The human body has a number of “weak links”, areas that are more susceptible to injury than most. They are the thumbs, hands/wrists, shoulder, neck/upper back and lower back. All should be on your radar if you practice manual therapy; the most often-injured body part – the thumb – is of major concern if you are a reflexologist.
The thumbs are our strongest and most useful digits for applying pressure. They are short, and unlike the fingers, have muscles at their base that help to stabilize and support them. The thumb and the hands are the most unique structures of our body; (Read Language of Touch to read why.) however, their remarkable and uncommon abilities are also what make them so vulnerable to injury.
We use our thumbs a lot: gripping, texting, hitch-hiking (Yeah, some of us still do that!), in addition to thumb-walking and working on points, if you are a reflexologist.
When we apply pressure through our thumbs, the force is concentrated at the first carpometacarpal (CMC) joint, the joint that makes the thumb opposable and we as humans stand out. The CMC joint is created from the articulation of the proximal end of the first metacarpal and the trapezium bone.
For every pound of pressure applied with the thumb, there can be 10 to 12 pounds of pressure concentrated in the CMC joint. This becomes problematic if performed with:
- little or no awareness
- exclusive repetition
- poor body mechanics
- no ergonomic principles in play
- static loading
- tired or pained hands
The muscles that provide most of the hand’s mobility actually originate in the forearm. Strong flexor and extensor muscles start at the elbow and continue as tendons from the med-forearm into the fingers.
The tendons pass through the carpal tunnel, a small passageway running between the wrist bones and the transverse carpal ligament. Nine forearm flexor tendons and the median nerve, the nerve that supplies sensation to the thumb and the first three digits, all occupy this tight 10 mm. in diameter corridor. The carpal tunnel walls are rigid, so if any inflammation or fluid buildup develops the irritation is contained causing pressure on the median nerve. That can lead to carpal tunnel syndrome (CTS), a degenerative condition characterized by numbness, pain, swelling and an inability to even use the hand for the simplest of tasks.
Even if CTS does not result, painful conditions such as wrist tendonitis (inflammation of the tendons), tendonosis (degenerative changes to tendons without inflammation) or tenosynovitis (inflammation of tendon sheaths) can ensue.
If pressure is rendered through the fingers while the wrist is extended, the carpal tunnel is narrowed, creating friction and irritation to the tendons and sheaths protecting the tendons. The inflammation that ensues causes degenerative changes to tendons and damage to the median nerve.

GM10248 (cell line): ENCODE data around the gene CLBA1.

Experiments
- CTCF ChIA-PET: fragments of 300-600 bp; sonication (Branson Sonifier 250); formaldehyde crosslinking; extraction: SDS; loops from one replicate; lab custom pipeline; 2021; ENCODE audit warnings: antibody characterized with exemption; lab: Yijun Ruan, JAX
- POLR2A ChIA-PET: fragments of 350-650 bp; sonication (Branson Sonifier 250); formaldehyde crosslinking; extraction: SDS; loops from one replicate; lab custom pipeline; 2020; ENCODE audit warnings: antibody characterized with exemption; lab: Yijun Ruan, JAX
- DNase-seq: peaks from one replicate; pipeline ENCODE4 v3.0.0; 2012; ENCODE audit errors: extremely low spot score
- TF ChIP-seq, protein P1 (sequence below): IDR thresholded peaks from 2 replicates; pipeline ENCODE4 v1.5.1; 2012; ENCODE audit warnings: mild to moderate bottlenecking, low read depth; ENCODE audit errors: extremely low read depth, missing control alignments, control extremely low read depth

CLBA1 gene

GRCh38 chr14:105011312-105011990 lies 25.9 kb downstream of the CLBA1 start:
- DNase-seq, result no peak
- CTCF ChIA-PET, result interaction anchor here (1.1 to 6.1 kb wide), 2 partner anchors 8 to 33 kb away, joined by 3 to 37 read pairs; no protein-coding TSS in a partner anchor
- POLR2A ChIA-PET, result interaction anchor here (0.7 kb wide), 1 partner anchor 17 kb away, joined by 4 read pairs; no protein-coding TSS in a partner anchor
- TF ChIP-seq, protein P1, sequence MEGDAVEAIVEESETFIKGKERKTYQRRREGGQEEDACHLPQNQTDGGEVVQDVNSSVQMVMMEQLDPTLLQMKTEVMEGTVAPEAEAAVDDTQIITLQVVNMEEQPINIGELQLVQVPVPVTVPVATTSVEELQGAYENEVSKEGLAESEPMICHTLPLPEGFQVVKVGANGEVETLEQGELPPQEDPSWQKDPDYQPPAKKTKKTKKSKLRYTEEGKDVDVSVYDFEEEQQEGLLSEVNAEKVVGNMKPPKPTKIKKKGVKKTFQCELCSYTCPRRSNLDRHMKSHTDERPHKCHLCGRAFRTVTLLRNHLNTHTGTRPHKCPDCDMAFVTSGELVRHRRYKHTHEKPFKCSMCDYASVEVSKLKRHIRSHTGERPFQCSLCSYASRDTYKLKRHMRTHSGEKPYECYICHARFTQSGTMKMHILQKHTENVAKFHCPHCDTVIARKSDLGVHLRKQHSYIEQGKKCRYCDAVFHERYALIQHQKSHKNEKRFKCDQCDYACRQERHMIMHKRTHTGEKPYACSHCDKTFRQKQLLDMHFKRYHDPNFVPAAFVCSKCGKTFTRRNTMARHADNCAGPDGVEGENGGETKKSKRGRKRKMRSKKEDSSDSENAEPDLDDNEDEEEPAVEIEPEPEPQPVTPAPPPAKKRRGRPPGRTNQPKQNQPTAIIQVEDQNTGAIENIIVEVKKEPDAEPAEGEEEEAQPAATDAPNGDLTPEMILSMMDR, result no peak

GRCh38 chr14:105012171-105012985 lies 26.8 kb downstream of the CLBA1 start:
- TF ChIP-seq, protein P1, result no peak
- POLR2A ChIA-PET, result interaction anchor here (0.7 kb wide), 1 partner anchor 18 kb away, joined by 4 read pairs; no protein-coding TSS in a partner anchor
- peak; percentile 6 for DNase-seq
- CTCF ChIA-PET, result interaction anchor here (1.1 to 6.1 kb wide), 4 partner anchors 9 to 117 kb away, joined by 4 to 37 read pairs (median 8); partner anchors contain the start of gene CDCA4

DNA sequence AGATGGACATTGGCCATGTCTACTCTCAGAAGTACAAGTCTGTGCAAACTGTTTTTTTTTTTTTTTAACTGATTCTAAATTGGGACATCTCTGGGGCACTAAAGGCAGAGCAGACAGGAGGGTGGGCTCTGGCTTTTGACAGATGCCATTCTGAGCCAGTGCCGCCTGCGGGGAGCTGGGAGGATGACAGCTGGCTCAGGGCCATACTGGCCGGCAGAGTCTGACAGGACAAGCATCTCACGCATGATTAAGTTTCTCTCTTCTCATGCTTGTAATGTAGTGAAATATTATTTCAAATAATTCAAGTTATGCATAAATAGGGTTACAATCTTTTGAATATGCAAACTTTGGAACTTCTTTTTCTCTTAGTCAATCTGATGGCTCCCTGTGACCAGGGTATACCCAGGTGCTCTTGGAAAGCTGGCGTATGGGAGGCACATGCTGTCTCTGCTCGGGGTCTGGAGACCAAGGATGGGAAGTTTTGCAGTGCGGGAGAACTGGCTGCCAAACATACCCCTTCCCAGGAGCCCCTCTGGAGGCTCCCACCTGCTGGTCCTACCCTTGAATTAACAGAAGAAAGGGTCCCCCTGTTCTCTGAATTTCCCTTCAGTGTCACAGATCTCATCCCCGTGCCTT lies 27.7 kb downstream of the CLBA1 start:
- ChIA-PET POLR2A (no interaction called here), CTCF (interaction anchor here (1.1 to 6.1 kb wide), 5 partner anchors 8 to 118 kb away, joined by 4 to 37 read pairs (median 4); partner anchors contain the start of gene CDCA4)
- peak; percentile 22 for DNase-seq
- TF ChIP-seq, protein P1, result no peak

There are five primary factors that increase your risk of hurting your hands when doing reflexology. They are:
- Repetitive motions. You have two thumbs and eight fingers. Use them all. There are dozens of techniques available to offer in a reflexology session, not just thumb or finger-walking with your dominant hand. Use them. Mix it up.
- Static loading – maintaining grip/force for a long time, especially in an awkward posture. When you work points, is your hand relaxed, are your joints extended or are you applying pressures with a “death-grip”?
- Working when you shouldn’t be. Are you distracted? Distraught? Tired? Hands hurting? Are you doing more back-to-back sessions than your body is ready for?
- Ignoring the importance of ergonomics in the workplace. (Ergonomics is adapting the work environment to fit your work.) Adjust your stool so that you maintain a 90° angle at your forearm/elbow junction and your wrist and digits remain straight when you are working. NEVER apply pressure with thumbs, fingers or wrists extended.
- Awkward body mechanics (Body mechanics is adapting your body to fit the work.) Sit straight; spine erect. Feet flat on the floor. Head up. Develop the practice of keeping your eyes on your client’s face and chest to monitor facial expressions and breathing, not on your hands (they know what they’re doing). If you must look at your hands, keep your head up; look down with your eyes. Are your shoulders relaxed or are they about to touch your ears? Stand, sit, stand, sit to avoid low back pain.
Awareness is the first step in protecting the hands from injury when offering reflexology. Hopefully, the above information will provide you with insight into how you are working and how that might be affecting the health of your hands.
The second step in preventing injury actually begins before you enter your clinical space. Watch for the next post outlining the primary ways to avoid injuries to your hands.